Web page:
Here are some fun astronomical events you and your family can enjoy in the month of June. All you need is an inexpensive telescope or binoculars for most of these events, but some of them are viewable with the naked eye.
May 30 – June 4: International Space Station Observing Season. Believe it or not, it’s easy to see the ISS with the naked eye as it passes over the Earth. It’s got a fair amount of surface area that reflects sunlight, which means the best time for spotting it is when the sky is dark but the ISS is lit by the Sun — before sunrise or after sunset. Because of its highly inclined orbit, the ISS approaches full illumination as we near either of the solstices. During this period the ISS will be in permanent illumination, making it easy to spot. Universe Today explains how to prepare for ISS observing season. And here is a handy NASA website for predicting ISS sightings by location and date. By the way, you know how to distinguish it from airplanes, right? Unlike airplanes, the ISS has no blinking lights on it.
June 2: Full Strawberry Moon. A full Moon occurs when it’s on the opposite side of the Earth from the Sun, with the half that’s facing us fully illuminated. When it coincides with the peak of strawberry season, it’s known as a Full Strawberry Moon. Contrary to what you might think, this is not the best time to observe the Moon through a telescope. It’s not only too bright through most telescopes, but you don’t get to see the dramatic shadows on mountains and craters along the terminator (the line that separates the illuminated part from the shadowed part) that you do when the Moon is going through other phases. However, a full Moon can be enjoyed either with the naked eye or through a pair of binoculars. With a decent pair of binoculars, you should be able to see a lot of craters and some of the crater rays emanating from giant craters like Tycho and Copernicus (find them on this handy Moon atlas).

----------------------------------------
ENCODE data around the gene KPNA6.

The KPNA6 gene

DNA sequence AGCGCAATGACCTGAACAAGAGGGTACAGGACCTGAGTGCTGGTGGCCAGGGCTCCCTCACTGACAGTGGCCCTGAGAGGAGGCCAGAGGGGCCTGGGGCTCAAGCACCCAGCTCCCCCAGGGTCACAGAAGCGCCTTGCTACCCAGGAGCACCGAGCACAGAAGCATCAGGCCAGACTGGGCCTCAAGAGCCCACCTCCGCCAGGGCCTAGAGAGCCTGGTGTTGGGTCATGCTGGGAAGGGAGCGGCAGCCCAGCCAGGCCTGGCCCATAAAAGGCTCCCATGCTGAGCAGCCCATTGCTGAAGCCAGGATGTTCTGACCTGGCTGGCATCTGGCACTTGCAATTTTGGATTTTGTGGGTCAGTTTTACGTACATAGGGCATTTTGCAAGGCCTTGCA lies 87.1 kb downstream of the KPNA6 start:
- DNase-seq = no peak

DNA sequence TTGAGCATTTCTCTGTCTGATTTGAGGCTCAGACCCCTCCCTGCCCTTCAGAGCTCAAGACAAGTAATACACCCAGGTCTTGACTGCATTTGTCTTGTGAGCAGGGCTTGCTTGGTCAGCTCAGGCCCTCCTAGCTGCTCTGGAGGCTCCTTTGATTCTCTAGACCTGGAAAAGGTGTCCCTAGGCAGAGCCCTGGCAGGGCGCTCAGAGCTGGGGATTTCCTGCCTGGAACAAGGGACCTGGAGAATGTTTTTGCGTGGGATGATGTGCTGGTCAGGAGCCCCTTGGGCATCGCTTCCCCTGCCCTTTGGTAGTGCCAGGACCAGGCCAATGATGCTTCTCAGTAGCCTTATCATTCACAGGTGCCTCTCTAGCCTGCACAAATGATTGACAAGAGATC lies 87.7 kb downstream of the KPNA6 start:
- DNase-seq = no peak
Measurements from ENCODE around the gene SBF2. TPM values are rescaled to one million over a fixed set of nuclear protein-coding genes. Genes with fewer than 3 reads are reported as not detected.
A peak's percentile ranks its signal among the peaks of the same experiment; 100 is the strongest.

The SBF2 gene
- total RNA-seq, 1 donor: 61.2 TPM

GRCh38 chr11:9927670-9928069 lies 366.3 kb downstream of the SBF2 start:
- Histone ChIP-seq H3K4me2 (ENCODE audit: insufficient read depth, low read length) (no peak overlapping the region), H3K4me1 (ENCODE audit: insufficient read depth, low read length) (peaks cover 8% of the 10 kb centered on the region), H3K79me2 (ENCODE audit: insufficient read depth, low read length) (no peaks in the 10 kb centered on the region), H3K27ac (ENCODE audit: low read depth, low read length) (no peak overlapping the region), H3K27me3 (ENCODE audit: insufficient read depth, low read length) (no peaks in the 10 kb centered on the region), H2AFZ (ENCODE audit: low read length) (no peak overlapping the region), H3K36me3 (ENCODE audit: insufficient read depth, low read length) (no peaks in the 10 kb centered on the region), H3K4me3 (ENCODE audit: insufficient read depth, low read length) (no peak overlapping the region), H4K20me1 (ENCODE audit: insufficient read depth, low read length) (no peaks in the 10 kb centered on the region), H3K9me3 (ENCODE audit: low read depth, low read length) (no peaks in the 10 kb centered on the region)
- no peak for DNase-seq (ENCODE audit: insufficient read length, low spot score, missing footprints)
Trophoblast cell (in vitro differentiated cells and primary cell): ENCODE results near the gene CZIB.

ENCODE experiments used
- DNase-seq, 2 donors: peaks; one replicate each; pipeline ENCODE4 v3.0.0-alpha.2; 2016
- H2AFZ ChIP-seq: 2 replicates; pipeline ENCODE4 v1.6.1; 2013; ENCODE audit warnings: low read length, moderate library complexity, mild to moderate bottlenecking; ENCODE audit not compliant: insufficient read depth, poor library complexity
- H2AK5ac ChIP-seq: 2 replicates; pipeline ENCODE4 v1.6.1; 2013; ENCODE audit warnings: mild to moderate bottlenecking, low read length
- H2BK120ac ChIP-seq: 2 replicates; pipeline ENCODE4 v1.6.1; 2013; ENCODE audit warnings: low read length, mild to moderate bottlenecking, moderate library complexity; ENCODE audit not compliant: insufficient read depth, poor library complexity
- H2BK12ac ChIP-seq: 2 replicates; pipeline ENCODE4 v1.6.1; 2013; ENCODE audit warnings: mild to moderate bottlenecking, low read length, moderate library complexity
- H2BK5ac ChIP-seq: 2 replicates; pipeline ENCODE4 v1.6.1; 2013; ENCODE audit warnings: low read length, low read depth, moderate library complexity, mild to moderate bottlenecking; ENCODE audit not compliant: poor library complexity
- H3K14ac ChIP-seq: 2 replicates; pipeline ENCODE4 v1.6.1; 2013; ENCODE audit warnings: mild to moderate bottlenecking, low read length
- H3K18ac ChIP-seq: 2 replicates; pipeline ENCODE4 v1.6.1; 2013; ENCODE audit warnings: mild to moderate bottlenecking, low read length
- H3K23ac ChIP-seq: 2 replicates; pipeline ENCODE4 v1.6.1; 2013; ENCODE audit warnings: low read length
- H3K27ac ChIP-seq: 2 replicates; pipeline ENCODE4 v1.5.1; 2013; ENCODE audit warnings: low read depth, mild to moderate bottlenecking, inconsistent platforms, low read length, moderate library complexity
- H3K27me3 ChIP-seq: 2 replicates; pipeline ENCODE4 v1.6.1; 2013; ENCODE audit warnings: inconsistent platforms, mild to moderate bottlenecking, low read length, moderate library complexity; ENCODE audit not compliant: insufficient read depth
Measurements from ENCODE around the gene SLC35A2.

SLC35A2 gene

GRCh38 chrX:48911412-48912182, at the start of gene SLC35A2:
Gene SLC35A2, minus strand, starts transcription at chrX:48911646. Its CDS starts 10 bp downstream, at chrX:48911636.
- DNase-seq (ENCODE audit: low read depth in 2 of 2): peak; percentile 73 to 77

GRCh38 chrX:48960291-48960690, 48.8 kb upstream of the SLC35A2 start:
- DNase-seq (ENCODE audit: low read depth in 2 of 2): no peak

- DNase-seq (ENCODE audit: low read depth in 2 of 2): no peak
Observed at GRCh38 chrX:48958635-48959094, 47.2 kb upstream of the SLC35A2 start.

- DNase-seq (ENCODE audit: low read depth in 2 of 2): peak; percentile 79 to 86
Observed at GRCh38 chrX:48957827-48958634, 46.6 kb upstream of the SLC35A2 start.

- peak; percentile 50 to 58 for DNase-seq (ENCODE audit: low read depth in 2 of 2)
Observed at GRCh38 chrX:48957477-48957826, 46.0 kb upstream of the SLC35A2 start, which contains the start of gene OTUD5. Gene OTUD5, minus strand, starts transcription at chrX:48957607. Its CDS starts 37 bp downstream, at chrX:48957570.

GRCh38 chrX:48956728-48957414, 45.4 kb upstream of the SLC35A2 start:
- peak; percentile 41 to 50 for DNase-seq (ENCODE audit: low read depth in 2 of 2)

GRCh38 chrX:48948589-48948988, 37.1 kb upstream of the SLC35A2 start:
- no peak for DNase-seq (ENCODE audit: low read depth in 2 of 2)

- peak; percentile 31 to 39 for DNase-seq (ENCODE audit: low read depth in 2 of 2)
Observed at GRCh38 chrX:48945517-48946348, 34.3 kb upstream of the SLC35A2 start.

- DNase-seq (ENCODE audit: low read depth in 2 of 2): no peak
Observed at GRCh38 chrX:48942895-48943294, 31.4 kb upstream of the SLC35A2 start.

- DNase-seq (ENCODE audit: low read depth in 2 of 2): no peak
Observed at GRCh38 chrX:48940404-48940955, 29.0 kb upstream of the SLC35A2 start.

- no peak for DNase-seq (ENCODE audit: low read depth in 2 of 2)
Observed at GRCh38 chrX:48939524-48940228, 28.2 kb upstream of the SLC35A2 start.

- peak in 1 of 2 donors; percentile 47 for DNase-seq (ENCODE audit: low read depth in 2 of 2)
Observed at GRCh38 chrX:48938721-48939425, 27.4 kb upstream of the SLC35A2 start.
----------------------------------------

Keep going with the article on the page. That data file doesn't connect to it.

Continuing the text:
June 6: Venus at Greatest Eastern Elongation. What this means in plain language is that Venus will be at its greatest apparent distance (~45 degrees) from the Sun in the sky. It’s a great time to observe Venus, because it’ll be highest in the sky in the evening, just after sunset.
June 21: June Solstice. If you’re in the Northern Hemisphere, it’s the first day of summer. Enjoy the longest day of the year with a BBQ and a star party! If you’re in the Southern Hemisphere, it’s the first day of winter. You’ll have a longer observing night than the Northerners!
June 24: Mercury at Greatest Western Elongation. This means Mercury will be at its greatest apparent distance from the Sun in the sky (~22 degrees). Mercury is best observed in the morning just before sunrise.